Cast iron is overall more complicated. Washing cast iron in soapy water will remove the seasoning from the pan, so you will have to start from scratch. Instead, you should clean the cast iron out with a damp rag.
If any stubborn pieces are sticking, then I use a salt and oil mix to scrub them off. Once you’ve cleaned the pans, they must be thoroughly dried out before storing them to avoid rust. Re-season the pan between each use to maintain the surface.
Durability and Reliability
If you want a pan that’s going to last you forever, cast iron is the one to choose. I have seen so many cast iron pans being handed down from generation to generation because they are so hardy and well-made. Since they are cast all in one piece, you won’t have to deal with loose rivets. (But this also means that the handle will get very hot, so I advise wearing an oven glove when handling your pan!)
I don’t know about you, but I’ve had more than one stainless steel pan with handles that get wobbly over time and require tightening. Stainless steel is also more subject to dents, scratches, and stainings. That said, if you invest in a high-quality set of stainless steel cookware, it can also last for generations with proper maintenance.
My favorite thing about both these materials is the fact that they are oven safe. If you are cooking a dish that requires stovetop-to-oven use, like searing a steak and finishing it in the oven, you can take the pan straight off the stove and place it into the oven. The pan will produce even heat around the dish and cook it all the way through without burning the bottom.
But before you put your stainless steel pan in the oven, make sure they don’t have plastic handles that can melt!
Stainless steel cookware can essentially be used for anything. Searing, frying, stewing, boiling, making sauces – it can handle it all!
Cast iron, however, is a bit more finicky. While I find it useful for searing, stewing, and boiling, I avoid using cast iron to fry. Being exposed to very hot vegetable oil will cause a reaction with iron, which produces trans fats. You also need to avoid cooking acidic foods in cast iron, as this can also cause a reaction that will discolor your dish and deposit a metallic flavor into the dish.
One time I prefer cast iron over stainless steel is when I’m grilling, which you can’t do with stainless steel. If I’m grilling but have a dry-aged steak I want to cook, I like to pop that in a cast iron skillet that has been well-preheated on the fire beforehand. This will help preserve the flavor of the dry-aged steak without having to run between the stovetop inside and the grill outside to cook your different meats.
But, overall, I find stainless steel cookware far more versatile than cast iron.
You may have noticed people online voicing their concerns about metals like nickel and chromium leaching into foods from stainless steel cookware. But Dr. Greger at NutritionFacts.org assures us in the video linked below that this leaching only happens when the pans are brand new and will cease after the sixth use. Even then, the quantities are small.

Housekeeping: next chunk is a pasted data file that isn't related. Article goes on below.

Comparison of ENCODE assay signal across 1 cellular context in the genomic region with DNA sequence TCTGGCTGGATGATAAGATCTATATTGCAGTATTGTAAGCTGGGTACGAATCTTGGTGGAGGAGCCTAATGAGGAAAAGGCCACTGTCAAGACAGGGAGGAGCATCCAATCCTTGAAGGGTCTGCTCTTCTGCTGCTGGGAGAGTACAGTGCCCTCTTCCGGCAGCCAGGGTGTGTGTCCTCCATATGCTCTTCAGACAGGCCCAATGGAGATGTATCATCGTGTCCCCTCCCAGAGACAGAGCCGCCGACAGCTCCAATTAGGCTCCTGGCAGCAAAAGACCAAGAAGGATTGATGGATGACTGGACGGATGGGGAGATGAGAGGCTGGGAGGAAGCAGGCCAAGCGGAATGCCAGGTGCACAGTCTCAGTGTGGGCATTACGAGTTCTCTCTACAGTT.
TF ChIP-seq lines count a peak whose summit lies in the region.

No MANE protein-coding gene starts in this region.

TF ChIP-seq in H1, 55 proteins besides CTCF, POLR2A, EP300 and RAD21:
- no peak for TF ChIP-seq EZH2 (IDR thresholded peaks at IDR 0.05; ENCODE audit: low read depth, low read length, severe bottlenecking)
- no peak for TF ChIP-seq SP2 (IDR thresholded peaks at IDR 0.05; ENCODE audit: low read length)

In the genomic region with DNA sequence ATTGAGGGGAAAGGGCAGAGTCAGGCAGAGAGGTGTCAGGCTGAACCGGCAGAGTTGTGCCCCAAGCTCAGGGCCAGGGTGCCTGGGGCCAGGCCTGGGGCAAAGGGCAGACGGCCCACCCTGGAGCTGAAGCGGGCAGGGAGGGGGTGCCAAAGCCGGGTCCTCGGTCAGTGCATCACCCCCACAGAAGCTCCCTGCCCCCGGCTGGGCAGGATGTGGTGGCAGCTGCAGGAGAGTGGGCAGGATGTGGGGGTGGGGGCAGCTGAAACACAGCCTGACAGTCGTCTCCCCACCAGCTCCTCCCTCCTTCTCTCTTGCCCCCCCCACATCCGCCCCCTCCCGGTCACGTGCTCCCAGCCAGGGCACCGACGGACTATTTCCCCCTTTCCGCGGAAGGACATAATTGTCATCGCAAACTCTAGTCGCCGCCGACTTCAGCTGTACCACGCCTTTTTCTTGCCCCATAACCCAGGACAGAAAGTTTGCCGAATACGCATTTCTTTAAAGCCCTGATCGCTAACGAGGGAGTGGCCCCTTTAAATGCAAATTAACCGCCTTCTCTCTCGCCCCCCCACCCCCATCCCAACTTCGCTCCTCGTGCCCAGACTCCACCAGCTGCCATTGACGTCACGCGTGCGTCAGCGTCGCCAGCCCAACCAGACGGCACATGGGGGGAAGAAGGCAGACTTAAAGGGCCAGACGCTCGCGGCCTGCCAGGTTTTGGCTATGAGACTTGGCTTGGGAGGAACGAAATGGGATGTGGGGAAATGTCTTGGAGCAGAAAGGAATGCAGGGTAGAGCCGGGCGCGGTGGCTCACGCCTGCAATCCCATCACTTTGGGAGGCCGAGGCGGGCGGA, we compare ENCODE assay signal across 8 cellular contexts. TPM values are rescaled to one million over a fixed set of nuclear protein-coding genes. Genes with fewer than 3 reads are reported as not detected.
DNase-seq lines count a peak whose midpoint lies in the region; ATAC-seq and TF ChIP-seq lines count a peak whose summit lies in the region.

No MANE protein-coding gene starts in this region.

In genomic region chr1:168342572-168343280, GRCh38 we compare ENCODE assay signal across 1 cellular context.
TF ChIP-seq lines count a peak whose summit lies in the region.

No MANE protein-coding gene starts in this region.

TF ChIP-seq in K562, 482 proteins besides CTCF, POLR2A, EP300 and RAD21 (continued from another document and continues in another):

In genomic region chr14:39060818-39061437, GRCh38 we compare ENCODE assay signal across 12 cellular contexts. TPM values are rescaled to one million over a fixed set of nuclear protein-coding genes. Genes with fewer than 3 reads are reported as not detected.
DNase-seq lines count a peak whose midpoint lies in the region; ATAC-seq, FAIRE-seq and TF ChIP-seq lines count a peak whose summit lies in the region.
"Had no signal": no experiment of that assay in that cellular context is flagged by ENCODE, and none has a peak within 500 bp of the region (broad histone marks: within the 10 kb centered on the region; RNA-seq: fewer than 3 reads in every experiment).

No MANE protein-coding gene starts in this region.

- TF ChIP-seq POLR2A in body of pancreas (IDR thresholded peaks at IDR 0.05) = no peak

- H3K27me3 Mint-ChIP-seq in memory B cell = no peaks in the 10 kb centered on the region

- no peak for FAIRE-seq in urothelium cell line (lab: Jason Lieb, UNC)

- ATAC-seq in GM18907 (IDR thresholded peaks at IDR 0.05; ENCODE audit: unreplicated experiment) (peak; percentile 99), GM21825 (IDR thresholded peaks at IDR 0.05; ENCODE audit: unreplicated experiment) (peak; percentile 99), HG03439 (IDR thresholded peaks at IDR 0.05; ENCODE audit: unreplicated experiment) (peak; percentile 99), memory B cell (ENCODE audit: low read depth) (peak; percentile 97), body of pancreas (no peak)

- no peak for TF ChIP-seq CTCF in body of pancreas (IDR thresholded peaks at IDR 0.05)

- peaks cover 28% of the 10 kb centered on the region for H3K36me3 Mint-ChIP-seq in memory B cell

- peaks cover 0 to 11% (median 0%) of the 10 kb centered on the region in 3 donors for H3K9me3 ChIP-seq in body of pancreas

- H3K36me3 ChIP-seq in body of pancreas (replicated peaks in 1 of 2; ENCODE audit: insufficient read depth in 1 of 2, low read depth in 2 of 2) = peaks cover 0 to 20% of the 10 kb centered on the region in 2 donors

Cast iron is made of iron with 2% or more carbon. While cooking, small amounts of iron will be deposited into the food through the pan; this happens especially with acidic foods. Unless your iron levels are already elevated, this amount of iron is not typically dangerous to consume and may actually be helpful to those who are iron deficient.
Price and Grade
How much cookware costs is a huge factor when making a buying decision. But before we jump into comparing prices, consider how often you will use a pan when looking at these numbers.
When compared purely by price, cast iron is cheaper than stainless steel. And there’s relatively little price difference between different brands of iron pans. Since they’re all essentially a single piece of iron alloy, apart from some brand recognition, there aren’t a lot of features to cause price variance.
Stainless steel has a more extensive price range. A 10” stainless steel skillet will range from the same price as a cast iron one to three times that amount. The price difference is based on factors such as the quality of stainless steel used, construction and design features, brand reputation, manufacturing processes, and country of manufacture.
Higher-grade stainless steel with better corrosion resistance and durability, such as five-ply 18/10 stainless steel, is more expensive than two-ply, three-ply or lower-grade alternatives.
- 2-ply stainless steel pans have a two-layer construction, typically with a stainless steel top and aluminum or copper bottom.
- 3-ply stainless steel pans have three layers: a stainless steel interior, an aluminum or copper core layer for enhanced heat conductivity, and a stainless steel exterior.
- 5-ply stainless steel pans consist of five layers: stainless steel at the top, center, and bottom with two layers of aluminum sandwiched in between.
What does 18/10 stainless steel mean? The numbers in stainless steel grades like 18/10, 18/8, and 18/0 represent the percentages of chromium and nickel in the alloy. 18/10 stainless steel has a higher nickel content, making it more resistant to corrosion and giving it a brighter appearance. It is often considered the highest grade of stainless steel cookware.
So now we can circle back to the cost per use that I mentioned at the beginning. While the initial cost of cast iron might be lower, the amount you use a stainless steel pan will quickly make it a better value for money because it’s so versatile. My advice is to save up a little longer to buy a good quality three or five-ply stainless steel pan because you can use it for almost everything in comparison with cast iron.
At the end of the day, whether or not you buy cast iron or stainless steel ultimately comes down to the use you want it to serve. Want to sear a steak to perfection or make classic hotcakes? Cast iron is your guy. If you want to quickly fry up something for dinner, then stainless steel is ideal. I love having both of these timeless pans on hand. But if you made me choose between the two, I would go for a stainless steel pan because they are so versatile and have great heat distribution while being easy to handle.